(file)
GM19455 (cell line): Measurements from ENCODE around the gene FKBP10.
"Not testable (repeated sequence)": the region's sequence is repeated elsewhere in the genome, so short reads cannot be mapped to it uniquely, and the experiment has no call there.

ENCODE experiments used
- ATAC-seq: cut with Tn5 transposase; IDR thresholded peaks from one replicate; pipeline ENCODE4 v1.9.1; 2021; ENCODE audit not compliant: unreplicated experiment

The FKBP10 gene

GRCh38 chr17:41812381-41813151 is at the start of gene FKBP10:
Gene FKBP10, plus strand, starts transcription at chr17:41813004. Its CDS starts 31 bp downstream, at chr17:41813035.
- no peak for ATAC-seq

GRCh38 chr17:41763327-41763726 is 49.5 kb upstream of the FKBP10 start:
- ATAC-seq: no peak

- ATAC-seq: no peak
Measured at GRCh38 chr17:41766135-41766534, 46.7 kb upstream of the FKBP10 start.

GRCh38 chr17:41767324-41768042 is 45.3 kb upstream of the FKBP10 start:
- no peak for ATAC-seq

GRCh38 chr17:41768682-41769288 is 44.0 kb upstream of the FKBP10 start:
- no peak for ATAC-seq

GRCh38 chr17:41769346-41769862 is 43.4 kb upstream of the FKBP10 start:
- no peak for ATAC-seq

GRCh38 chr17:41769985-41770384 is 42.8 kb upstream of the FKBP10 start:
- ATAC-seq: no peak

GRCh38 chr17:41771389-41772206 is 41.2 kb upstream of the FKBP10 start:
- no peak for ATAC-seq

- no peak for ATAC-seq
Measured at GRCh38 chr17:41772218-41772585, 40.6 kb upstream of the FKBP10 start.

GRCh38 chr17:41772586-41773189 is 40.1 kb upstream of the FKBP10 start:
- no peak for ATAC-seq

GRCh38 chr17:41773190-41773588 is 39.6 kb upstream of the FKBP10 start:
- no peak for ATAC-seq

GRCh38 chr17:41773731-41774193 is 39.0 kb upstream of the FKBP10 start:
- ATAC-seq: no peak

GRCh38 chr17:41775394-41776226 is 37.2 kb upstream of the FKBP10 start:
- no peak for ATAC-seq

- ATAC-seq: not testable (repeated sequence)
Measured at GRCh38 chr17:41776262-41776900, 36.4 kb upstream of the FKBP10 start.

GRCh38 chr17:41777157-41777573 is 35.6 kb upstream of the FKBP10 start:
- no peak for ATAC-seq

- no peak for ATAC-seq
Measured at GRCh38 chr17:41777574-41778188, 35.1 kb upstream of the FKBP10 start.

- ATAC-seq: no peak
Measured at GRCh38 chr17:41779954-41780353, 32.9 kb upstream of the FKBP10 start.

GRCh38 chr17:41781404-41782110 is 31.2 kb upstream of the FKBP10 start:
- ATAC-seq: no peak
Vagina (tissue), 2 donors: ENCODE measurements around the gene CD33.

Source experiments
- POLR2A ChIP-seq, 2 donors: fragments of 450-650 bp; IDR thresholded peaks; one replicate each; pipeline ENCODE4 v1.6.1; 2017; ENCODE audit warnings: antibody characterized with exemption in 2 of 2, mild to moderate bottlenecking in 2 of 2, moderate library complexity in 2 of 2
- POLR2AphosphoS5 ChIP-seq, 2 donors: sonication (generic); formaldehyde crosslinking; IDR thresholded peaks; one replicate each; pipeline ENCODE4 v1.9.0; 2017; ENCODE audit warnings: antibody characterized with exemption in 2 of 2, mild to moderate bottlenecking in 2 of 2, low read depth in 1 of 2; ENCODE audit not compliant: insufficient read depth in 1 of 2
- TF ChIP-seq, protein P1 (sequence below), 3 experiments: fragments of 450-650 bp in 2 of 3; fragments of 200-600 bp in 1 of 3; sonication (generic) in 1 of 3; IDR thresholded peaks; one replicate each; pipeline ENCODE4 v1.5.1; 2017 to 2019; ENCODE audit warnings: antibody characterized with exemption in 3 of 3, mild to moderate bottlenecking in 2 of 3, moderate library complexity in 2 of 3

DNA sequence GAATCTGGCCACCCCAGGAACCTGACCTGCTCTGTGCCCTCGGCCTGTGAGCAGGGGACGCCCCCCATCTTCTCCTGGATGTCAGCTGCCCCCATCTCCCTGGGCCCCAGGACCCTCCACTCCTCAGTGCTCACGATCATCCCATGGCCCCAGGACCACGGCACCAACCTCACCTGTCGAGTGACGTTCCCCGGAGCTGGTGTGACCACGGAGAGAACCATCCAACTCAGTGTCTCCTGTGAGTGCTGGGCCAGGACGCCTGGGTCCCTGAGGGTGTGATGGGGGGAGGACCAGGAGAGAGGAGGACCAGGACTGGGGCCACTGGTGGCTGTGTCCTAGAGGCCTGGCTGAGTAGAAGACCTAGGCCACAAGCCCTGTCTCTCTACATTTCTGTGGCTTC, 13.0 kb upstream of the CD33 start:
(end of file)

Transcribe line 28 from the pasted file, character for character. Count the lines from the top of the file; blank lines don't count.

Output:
- no peak for ATAC-seq